• The best way to clean car windows is with some of the aforementioned ammonia in water. Scrub with a 100% cotton rag, and wipe dry with another (old cotton sheets or dish towels are great.) When you get to the car show, polish the outside of the glass with a wad of yesterday’s newspaper; the oil in the ink will make glass extra shiny.

  • If your plastic headlight covers or plastic convertible window are all cloudy and you don't have any plastic polish, shine them up with some "Pledge" dusting spray. Makes plastic nice and clear for now, but doesn't last worth a darn.

  • Your knowledgeable friend doesn't know any more about that technical problem than you do.

  • Need a cheap dust cover for a car that's stored in a garage? Go to the local paint supply store (house paint, not auto paint) and get the cover that painting contractors use to cover cars from drips and overspray. Ugly as sin, but nice and soft, one size fits all, and they are priced right.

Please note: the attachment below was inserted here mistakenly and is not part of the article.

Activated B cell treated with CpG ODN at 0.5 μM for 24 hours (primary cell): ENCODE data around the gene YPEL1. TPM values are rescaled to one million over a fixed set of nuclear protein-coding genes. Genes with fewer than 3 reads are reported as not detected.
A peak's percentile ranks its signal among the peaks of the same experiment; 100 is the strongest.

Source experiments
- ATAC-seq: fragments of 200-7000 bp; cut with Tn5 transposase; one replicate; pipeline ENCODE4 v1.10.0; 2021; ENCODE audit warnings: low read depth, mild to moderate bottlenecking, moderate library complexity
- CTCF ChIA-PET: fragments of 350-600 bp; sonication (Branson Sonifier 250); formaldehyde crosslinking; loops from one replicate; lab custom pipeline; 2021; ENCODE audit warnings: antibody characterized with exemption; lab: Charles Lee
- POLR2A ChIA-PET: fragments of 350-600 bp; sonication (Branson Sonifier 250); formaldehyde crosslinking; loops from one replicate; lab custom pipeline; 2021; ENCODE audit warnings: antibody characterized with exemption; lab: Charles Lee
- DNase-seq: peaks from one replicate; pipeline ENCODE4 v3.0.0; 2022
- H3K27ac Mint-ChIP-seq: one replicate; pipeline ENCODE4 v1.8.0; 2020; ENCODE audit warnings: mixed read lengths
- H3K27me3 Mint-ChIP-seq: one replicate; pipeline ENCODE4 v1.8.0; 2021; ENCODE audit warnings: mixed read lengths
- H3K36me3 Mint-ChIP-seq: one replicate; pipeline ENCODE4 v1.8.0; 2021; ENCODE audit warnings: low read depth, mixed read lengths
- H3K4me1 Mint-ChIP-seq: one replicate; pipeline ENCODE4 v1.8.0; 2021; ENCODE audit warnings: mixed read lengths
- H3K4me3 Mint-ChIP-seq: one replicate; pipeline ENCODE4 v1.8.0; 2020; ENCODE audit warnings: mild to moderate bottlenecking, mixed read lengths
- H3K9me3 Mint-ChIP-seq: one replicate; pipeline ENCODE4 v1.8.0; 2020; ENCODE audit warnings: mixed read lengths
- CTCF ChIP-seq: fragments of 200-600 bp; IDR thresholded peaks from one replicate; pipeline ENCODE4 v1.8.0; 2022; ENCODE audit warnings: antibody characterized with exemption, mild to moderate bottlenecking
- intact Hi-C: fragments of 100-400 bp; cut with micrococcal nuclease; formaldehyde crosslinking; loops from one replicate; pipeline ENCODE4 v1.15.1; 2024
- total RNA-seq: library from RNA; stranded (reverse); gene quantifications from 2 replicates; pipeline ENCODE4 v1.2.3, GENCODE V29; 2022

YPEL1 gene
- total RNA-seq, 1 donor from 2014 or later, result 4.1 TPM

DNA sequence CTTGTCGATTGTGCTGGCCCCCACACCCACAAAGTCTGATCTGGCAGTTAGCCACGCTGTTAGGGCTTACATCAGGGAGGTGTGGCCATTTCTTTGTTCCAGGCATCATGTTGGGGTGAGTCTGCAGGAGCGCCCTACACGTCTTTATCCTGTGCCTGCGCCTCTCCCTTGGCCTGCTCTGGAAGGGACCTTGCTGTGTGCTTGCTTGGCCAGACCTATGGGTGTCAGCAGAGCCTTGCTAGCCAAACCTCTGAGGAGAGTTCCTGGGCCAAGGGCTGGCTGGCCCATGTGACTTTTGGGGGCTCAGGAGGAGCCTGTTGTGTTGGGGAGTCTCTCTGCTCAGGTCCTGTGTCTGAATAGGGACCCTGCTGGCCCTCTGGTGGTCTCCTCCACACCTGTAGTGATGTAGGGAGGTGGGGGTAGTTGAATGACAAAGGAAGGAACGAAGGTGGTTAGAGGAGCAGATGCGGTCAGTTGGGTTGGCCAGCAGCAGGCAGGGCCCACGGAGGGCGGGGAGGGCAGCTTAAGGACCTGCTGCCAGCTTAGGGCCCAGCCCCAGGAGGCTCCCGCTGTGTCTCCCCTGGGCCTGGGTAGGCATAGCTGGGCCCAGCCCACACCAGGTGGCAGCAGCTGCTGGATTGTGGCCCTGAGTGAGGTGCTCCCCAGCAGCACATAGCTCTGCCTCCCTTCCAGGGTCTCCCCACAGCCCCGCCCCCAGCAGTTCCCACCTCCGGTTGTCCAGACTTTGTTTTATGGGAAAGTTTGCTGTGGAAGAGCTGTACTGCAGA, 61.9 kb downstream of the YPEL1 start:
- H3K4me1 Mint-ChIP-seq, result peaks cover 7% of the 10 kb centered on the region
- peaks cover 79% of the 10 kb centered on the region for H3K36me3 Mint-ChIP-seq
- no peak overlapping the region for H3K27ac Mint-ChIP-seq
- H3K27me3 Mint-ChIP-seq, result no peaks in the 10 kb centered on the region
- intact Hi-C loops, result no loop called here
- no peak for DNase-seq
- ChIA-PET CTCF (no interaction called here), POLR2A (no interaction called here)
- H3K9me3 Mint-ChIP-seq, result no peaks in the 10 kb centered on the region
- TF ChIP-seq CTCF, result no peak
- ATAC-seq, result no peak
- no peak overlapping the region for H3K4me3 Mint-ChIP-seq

• You can successfully drain spaghetti through your tennis racket if the kitchen colander is in use for cleaning auto parts.

  • The resealable plastic container for Betty Crocker frosting can be made into an excellent catch can for the radiator overflow tube if your racing association requires such.

  • Photocopy the applicable pages of the shop manual and use the copies when you're doing a dirty car project, thus keeping the actual manual clean.

  • Got frosty windows and no ice scraper? Use your credit card. Don't leave home without it.

  • Have you added custom wheels? Check that your lug wrench fits the fancy new lug nuts; obviously they have the same thread, but the diameter may well be a different size. If so, add the appropriate wrench or socket that fits. Also be sure your new nuts will hold the spare wheel on. Otherwise you may have to carry a set of original size nuts for that. (Cars with run flat tires may ignore this.)

  • When you're working on someone else's car, always fiddle with the radio. Change the station, crank up the volume, etc. This will drive the owner nuts wondering what ELSE you screwed with.